“Since the middle of the 20th century, the academy has conditioned us to stay grounded within texts and steer clear of writers’ biographies for insights while biographers are often timid about the kind of playful speculation that we can undertake here in Slate. Readers, myself included, tend to wonder about the sources for characters the likes of Kurtz, Sherlock Holmes, and Jay Gatsby—larger-than-life, mysterious, existing on a kind of separate plane—and in doing so we are continuing the quests of the narrators who tried first (Marlow, Watson, and Carraway).” Matthew Pearl asks: was Robert Louis Stevenson the blueprint for Conrad‘s Kurtz?
A mom sat her six-year-old daughter down in front of some classic books and asked her to guess the story based on the cover. The results are both charming and eerily accurate. I’m glad we at least now know what lies in the liminal space between Lev Grossman and kittens inspired by kittens.
The Walter Scott prize did an analysis of prize submissions since its eight years of existence-with 650 novels submitted-and found that “38% of its submissions were set in the 20th century, while 19% were set in the Victorian era, between 1837 and 1901.” They also found many of the submissions focus on World Wars II and II and that the number of women historical fiction writers submitting their work has gone up.”The [Walter Scott] Prize celebrates quality, innovation and longevity of writing in the English language, and is open to books first published in the previous year in the UK, Ireland or the Commonwealth,” the breakdown is fascinating.
“I just think it’ll have such a positive effect on the geek community, the black girl community, the black geek girl community… just opening the doors of your mind to what you can achieve.” The newest character to wear Iron Man’s suit? A 15-year-old girl named Riri Williams, reports NPR. As for your own inner geek, might they be interested in an unauthorized corporate history of Marvel Comics?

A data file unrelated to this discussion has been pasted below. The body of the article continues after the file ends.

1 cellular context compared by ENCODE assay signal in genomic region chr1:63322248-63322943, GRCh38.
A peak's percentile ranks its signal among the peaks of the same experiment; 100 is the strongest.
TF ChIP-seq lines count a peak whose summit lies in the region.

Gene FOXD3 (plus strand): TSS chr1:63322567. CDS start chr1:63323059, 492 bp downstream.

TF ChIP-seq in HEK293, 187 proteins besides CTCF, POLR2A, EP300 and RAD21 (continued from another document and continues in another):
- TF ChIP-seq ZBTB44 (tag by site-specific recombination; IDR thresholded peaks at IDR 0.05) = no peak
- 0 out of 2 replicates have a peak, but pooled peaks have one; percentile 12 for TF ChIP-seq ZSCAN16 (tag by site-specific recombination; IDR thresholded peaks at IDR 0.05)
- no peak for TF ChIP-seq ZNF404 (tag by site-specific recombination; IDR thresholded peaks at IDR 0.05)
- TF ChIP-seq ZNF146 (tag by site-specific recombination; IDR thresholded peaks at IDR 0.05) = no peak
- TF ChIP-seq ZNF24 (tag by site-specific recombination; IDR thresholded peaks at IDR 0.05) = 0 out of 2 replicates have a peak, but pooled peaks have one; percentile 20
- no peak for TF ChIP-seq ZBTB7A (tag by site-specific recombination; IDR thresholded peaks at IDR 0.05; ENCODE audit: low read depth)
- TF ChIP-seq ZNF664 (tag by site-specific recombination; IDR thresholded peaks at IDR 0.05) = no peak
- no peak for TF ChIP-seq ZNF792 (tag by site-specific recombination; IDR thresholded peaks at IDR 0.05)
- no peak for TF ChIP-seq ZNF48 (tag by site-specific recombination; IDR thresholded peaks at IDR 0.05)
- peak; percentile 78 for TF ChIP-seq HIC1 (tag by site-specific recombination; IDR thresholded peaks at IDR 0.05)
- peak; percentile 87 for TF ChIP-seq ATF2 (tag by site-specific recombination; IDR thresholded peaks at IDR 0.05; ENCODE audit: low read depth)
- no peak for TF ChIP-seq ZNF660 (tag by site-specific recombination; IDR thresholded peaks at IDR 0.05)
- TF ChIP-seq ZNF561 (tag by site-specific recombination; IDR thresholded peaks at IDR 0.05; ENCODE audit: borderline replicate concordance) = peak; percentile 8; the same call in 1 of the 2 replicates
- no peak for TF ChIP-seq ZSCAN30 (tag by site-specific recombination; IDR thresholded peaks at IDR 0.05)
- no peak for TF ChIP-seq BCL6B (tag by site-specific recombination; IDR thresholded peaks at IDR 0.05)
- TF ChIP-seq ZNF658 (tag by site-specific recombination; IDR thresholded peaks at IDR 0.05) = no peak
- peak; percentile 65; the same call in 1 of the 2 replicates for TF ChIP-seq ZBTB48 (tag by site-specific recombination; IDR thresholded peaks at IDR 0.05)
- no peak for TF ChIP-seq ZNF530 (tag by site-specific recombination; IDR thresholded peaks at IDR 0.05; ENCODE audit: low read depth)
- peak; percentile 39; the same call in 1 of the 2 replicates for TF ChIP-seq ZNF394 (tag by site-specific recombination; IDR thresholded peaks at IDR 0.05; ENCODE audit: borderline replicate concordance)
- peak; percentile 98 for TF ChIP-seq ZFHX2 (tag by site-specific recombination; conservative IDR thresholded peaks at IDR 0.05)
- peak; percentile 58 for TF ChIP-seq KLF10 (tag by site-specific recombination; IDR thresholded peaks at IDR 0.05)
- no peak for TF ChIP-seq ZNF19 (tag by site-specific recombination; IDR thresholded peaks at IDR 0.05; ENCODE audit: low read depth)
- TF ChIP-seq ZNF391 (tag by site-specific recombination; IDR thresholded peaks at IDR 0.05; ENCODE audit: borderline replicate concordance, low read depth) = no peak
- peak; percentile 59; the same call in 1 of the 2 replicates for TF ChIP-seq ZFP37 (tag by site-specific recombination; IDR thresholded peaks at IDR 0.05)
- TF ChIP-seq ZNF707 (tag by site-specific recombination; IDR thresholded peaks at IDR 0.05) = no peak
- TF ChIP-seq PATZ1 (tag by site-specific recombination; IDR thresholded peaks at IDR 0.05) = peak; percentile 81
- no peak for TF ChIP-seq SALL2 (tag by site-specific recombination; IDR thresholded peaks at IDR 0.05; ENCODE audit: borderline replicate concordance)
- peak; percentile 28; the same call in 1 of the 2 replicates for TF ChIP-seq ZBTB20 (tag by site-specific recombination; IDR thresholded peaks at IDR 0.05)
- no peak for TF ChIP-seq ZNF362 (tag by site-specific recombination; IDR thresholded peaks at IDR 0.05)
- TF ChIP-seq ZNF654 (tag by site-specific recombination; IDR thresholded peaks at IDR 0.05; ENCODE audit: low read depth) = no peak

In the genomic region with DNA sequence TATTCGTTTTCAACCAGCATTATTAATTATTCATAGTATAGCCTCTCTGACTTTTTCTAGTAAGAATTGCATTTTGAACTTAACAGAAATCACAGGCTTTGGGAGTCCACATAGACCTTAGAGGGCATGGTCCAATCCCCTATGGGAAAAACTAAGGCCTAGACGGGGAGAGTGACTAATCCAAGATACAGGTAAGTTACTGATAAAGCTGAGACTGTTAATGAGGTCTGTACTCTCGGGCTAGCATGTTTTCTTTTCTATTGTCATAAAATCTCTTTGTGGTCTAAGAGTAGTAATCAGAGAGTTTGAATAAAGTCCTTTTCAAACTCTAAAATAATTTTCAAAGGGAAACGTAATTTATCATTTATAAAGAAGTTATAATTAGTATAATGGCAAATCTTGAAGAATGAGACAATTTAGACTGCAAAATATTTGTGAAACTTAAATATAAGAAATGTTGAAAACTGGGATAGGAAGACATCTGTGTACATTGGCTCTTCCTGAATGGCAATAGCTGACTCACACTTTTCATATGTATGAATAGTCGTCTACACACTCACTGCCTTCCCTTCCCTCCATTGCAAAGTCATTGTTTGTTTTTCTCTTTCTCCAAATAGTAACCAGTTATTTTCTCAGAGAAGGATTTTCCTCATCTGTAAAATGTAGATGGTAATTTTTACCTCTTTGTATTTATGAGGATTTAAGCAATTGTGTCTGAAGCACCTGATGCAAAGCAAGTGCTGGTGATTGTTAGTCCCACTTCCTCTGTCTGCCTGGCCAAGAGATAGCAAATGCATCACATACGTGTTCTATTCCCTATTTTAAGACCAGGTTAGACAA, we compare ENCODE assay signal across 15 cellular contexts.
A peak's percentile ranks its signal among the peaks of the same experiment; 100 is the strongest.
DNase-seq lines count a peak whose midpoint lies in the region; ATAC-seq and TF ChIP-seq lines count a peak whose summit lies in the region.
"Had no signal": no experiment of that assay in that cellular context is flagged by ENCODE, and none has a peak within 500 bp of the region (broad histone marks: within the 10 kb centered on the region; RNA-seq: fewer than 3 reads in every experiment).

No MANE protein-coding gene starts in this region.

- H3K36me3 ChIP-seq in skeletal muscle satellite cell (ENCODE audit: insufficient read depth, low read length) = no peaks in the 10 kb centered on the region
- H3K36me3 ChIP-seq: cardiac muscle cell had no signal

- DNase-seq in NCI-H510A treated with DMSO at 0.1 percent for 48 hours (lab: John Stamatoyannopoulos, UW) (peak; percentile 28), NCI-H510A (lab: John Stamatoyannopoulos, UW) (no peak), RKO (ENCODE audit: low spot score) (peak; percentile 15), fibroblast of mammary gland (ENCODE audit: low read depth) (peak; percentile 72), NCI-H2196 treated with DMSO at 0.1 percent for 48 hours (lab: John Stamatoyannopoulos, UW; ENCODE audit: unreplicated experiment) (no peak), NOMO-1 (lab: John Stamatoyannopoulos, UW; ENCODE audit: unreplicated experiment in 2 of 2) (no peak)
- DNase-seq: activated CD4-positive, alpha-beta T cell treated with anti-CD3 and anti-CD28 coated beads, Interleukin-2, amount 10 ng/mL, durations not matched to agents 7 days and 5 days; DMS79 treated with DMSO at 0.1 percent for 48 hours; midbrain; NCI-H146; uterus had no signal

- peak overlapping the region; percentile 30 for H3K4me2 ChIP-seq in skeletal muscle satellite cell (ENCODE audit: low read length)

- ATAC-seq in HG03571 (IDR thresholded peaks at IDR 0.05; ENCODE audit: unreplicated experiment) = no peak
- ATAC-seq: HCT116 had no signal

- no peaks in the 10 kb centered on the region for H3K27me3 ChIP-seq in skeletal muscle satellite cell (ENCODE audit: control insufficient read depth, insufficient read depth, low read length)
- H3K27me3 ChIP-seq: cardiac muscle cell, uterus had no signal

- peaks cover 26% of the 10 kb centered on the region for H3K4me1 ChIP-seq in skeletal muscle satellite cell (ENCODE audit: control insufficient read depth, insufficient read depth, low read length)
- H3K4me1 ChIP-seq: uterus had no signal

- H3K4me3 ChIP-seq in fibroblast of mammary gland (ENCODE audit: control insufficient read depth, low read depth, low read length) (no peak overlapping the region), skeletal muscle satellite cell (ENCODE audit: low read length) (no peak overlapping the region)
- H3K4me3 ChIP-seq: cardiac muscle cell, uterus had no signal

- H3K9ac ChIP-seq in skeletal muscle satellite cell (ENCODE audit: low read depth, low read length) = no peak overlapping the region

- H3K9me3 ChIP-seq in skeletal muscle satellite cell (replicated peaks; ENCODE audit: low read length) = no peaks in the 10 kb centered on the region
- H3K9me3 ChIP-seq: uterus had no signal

The latest installment of Housing Works Bookstore Café’s biweekly podcast features a conversation between James Wood and László Krasznahorkai. (We interviewed him for our site last year, too.) The Hungarian author’s next book, Seiobo There Below, was highlighted in our Great Second-Half 2013 Book Preview.
We’ve written before about various rare recordings of authors reading that occasionally surface on the internet (a sample here) but today we add a new author: James Joyce. Open Culture has posted two recordings of the author reading from Ulysses and Finnegans Wake, and while the audio quality is exactly what you would expect for recordings made in the 1920s, we still recommend listening.
“A couple of years ago I attended a British Council discussion about the state of contemporary writing and the creative future in Nigeria, Africa’s most populous nation. When someone brought up the dearth of memoirs in the Nigerian literary landscape, almost everyone in the room laughed ruefully. Someone joked aloud, ‘We can’t write memoirs. We’d have to wait for parents to die. Not just parents – everyone who knows us, even!’ This concern is not limited to nonfiction.” Bim Adewunmi writes for BuzzFeed on African immigrants’ stories.